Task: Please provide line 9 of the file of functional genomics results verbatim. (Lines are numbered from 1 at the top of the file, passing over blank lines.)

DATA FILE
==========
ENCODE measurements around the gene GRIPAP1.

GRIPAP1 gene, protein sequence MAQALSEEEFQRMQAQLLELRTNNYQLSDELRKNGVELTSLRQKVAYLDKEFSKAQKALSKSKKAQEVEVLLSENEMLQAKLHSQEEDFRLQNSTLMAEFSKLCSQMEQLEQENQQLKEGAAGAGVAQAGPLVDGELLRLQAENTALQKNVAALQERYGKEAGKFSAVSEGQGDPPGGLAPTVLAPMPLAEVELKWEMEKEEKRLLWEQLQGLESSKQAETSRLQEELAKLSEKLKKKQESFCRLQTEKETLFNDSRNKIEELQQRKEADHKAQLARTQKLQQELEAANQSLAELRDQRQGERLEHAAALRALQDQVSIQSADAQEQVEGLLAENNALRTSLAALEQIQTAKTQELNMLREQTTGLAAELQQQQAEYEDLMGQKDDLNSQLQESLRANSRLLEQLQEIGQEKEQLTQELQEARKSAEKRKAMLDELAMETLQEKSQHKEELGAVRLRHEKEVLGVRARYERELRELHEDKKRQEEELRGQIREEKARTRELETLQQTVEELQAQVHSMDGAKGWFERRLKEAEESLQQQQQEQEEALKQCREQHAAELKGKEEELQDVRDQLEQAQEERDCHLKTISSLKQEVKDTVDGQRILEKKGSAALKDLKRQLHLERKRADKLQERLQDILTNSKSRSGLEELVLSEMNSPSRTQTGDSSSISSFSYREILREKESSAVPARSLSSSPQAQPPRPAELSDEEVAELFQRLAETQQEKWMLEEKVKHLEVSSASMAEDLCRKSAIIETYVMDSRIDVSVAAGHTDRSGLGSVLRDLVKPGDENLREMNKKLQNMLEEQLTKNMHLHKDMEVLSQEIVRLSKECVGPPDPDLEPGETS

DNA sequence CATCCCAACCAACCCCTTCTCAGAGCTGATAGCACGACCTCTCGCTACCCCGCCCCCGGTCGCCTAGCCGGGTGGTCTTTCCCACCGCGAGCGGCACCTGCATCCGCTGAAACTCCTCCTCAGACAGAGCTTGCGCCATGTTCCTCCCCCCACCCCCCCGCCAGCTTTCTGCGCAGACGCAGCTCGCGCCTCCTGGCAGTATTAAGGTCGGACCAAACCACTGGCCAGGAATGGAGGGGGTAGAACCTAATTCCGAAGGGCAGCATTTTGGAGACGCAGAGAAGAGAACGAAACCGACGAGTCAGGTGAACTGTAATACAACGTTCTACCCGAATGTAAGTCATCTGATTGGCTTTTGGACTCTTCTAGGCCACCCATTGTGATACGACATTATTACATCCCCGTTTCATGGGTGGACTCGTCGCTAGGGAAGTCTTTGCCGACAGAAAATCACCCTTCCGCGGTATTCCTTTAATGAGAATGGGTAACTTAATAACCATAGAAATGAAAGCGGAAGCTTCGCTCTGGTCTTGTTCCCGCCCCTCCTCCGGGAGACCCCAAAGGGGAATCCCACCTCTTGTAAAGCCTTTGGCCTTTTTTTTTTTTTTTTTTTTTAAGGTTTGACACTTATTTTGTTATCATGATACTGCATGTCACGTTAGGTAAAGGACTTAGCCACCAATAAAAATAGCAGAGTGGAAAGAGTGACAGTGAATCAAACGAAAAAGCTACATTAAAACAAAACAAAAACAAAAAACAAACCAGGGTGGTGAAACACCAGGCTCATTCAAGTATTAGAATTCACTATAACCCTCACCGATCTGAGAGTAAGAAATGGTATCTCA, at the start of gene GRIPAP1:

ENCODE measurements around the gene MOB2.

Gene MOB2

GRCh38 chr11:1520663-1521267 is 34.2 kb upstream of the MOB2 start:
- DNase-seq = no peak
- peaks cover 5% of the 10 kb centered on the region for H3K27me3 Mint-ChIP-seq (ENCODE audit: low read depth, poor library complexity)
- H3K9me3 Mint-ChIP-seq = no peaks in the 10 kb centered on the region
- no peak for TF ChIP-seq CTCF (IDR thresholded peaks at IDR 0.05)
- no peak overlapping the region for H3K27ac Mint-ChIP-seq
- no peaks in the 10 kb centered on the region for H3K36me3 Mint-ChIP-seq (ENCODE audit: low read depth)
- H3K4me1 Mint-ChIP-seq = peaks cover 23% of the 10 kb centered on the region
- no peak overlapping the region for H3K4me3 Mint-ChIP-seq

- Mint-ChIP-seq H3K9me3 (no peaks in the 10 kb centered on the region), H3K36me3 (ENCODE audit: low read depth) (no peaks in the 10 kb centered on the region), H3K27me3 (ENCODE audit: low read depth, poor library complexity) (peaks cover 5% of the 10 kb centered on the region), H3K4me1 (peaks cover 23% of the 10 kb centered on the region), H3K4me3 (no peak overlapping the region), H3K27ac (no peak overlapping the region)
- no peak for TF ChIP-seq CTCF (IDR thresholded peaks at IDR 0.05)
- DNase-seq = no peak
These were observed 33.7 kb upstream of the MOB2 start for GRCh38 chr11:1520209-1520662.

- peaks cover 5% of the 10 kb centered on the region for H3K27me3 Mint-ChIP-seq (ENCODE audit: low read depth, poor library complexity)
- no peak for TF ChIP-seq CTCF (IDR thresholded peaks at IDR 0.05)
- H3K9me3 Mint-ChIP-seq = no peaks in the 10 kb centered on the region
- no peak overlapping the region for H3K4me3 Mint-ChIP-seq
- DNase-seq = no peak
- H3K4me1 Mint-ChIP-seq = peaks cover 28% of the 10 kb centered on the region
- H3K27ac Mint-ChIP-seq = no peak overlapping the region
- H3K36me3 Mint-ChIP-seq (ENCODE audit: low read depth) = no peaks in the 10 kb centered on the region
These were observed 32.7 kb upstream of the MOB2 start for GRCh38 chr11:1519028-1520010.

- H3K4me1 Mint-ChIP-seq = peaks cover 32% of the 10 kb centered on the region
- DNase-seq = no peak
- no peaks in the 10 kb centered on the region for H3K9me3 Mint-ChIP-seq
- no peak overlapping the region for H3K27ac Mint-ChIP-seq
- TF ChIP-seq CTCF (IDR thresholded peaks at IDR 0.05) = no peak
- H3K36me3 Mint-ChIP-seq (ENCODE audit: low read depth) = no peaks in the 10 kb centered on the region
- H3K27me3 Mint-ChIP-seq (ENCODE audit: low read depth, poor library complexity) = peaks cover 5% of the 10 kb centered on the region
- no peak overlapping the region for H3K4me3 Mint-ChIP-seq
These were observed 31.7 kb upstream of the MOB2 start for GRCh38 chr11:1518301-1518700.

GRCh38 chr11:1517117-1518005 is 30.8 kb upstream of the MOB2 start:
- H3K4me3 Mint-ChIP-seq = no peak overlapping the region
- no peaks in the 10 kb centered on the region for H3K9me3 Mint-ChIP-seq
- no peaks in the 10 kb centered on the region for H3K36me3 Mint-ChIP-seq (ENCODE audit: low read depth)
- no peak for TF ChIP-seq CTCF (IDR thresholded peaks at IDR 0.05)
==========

- H3K9me3 Mint-ChIP-seq = no peaks in the 10 kb centered on the region